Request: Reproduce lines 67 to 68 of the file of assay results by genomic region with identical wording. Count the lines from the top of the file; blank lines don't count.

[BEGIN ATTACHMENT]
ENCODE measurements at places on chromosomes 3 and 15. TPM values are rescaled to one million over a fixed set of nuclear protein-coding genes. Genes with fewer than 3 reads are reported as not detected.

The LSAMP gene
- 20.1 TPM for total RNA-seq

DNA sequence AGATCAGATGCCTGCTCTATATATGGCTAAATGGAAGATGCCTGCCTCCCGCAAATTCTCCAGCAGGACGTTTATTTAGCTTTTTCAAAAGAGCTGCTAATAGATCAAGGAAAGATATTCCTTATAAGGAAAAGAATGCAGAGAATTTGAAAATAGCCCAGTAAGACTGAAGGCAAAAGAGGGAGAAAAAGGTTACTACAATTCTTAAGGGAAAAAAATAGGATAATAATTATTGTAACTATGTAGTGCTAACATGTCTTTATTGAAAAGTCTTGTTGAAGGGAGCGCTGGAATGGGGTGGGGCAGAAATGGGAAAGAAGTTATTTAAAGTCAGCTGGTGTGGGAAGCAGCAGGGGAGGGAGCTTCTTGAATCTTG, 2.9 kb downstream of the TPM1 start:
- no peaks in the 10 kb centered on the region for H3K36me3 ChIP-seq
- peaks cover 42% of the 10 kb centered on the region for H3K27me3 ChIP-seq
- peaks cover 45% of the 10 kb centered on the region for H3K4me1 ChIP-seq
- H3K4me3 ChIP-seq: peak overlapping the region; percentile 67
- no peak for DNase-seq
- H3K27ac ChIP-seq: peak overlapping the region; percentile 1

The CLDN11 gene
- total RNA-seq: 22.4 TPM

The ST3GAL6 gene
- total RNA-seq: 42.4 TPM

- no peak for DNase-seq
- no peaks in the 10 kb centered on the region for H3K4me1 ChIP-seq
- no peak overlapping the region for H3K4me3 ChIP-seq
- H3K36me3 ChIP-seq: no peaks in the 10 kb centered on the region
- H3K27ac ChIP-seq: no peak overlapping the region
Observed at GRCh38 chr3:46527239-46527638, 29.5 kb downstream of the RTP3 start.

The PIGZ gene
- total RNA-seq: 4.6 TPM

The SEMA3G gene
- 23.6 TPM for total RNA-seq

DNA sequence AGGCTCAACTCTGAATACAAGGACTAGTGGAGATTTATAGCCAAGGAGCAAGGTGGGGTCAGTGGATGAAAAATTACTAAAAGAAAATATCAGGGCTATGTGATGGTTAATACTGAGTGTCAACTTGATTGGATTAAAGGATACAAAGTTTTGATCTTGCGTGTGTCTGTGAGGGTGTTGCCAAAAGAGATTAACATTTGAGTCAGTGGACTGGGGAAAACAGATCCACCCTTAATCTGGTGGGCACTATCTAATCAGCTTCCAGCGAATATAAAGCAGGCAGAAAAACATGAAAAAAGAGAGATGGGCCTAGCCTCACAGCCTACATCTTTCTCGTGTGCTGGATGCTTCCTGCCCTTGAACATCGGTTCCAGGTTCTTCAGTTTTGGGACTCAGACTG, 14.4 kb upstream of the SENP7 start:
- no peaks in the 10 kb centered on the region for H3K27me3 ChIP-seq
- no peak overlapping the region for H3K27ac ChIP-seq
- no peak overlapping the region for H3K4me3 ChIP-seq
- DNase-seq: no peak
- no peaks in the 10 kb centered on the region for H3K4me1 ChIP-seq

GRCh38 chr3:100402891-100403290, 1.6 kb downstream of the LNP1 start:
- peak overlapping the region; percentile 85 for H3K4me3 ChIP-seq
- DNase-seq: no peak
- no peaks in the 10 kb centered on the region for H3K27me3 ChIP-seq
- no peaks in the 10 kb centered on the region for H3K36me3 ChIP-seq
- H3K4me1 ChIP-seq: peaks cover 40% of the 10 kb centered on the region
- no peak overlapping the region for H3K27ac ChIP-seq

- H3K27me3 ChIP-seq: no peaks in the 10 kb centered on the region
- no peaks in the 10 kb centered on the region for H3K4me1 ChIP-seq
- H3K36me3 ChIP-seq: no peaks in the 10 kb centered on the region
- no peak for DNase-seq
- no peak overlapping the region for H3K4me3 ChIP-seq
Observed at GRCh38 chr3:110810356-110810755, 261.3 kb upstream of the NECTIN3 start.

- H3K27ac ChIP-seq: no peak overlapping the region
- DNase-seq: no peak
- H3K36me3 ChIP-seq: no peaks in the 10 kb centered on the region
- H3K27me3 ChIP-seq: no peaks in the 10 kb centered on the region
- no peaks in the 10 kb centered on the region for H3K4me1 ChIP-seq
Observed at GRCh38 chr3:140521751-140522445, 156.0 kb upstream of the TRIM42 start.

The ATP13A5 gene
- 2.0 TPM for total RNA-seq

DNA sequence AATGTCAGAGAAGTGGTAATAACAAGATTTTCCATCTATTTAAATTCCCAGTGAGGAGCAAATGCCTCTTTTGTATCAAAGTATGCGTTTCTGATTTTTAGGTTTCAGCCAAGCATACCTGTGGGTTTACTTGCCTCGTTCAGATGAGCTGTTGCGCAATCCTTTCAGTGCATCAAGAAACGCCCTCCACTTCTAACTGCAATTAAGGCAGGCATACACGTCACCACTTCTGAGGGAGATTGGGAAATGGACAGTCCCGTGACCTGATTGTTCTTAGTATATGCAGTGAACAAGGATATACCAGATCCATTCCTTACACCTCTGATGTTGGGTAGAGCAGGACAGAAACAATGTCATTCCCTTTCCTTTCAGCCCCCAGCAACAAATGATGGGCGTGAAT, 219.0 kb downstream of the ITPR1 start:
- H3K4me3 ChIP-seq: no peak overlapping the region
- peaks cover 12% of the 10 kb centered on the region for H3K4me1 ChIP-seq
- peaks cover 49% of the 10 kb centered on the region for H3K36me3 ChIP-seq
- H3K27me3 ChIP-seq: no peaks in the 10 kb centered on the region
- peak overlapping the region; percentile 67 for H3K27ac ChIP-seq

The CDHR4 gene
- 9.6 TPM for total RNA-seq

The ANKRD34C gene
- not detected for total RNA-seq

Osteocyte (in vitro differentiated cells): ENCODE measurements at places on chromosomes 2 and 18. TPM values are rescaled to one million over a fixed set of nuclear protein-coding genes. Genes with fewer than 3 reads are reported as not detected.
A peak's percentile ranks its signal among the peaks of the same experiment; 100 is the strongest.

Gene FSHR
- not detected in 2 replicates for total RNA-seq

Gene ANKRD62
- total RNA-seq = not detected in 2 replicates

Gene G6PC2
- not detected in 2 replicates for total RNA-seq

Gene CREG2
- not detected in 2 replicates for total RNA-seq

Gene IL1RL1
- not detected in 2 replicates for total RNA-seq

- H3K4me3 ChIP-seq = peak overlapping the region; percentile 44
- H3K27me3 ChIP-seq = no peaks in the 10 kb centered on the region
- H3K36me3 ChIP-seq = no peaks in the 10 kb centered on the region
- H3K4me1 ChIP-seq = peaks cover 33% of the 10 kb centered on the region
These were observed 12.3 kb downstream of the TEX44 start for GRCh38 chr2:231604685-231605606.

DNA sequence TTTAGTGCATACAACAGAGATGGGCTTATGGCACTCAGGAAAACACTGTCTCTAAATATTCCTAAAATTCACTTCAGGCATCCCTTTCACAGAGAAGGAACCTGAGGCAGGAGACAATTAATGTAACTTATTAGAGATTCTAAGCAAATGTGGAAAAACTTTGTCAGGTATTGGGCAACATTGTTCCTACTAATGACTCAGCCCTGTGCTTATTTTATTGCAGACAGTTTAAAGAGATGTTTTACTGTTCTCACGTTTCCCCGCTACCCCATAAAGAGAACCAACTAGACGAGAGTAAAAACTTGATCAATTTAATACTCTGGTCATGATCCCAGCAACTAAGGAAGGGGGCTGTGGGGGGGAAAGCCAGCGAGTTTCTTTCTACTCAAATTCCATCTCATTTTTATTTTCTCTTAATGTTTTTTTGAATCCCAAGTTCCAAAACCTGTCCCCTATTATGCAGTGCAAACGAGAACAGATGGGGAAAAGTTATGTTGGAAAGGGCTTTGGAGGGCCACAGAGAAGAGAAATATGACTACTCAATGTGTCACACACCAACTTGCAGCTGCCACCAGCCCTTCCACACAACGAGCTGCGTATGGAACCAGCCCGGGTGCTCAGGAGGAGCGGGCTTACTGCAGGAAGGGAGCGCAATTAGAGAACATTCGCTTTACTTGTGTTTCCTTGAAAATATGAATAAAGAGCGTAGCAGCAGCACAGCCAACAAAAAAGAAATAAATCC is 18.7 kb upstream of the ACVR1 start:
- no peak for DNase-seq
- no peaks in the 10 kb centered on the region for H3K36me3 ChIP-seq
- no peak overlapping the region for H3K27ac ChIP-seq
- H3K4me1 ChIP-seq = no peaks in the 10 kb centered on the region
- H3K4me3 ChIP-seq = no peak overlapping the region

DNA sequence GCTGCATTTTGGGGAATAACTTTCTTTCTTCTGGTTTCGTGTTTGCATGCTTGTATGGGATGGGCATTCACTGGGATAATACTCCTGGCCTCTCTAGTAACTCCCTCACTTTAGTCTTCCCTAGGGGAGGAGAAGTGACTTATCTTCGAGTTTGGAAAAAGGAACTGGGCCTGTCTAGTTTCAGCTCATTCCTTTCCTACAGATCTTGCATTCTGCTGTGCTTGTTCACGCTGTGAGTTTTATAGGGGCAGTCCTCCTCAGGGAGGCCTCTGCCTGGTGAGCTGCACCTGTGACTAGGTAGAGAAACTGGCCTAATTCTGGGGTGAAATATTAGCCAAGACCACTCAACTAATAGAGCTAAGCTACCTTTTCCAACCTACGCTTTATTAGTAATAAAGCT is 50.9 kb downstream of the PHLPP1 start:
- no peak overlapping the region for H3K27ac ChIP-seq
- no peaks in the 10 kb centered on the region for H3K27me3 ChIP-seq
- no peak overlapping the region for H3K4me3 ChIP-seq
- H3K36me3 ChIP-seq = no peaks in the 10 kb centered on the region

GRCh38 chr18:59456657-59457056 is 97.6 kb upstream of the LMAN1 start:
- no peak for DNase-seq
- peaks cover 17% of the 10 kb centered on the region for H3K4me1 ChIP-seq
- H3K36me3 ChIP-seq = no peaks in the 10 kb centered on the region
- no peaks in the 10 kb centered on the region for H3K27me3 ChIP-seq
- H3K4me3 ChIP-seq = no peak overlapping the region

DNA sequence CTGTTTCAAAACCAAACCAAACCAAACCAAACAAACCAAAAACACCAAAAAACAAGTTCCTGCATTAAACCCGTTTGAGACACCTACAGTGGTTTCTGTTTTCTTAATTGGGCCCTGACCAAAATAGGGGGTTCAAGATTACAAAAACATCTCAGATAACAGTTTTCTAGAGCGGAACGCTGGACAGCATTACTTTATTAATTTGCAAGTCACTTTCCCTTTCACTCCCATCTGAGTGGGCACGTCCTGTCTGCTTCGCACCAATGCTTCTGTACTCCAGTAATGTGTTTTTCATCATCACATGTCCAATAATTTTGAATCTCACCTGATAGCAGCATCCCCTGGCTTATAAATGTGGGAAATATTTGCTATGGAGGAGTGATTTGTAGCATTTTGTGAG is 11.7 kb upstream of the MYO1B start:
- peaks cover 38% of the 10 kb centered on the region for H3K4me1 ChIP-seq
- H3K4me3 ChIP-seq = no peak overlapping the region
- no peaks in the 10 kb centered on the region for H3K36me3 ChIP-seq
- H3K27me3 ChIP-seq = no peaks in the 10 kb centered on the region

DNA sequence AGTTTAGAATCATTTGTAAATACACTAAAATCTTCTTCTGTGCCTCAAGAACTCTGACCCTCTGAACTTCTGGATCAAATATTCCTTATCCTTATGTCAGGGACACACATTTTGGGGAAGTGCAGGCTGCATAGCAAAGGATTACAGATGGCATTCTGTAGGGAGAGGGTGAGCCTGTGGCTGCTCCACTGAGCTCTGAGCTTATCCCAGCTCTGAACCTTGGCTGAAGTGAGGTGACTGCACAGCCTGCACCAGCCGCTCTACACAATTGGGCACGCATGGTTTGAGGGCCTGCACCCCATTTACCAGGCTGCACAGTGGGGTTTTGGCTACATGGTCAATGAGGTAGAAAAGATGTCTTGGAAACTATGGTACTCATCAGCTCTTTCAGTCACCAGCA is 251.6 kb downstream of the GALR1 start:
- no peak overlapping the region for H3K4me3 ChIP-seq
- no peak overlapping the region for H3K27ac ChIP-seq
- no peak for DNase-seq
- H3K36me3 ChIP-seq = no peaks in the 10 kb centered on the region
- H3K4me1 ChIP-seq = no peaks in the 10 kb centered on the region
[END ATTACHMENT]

- total RNA-seq = not detected in 2 replicates

Gene G6PC2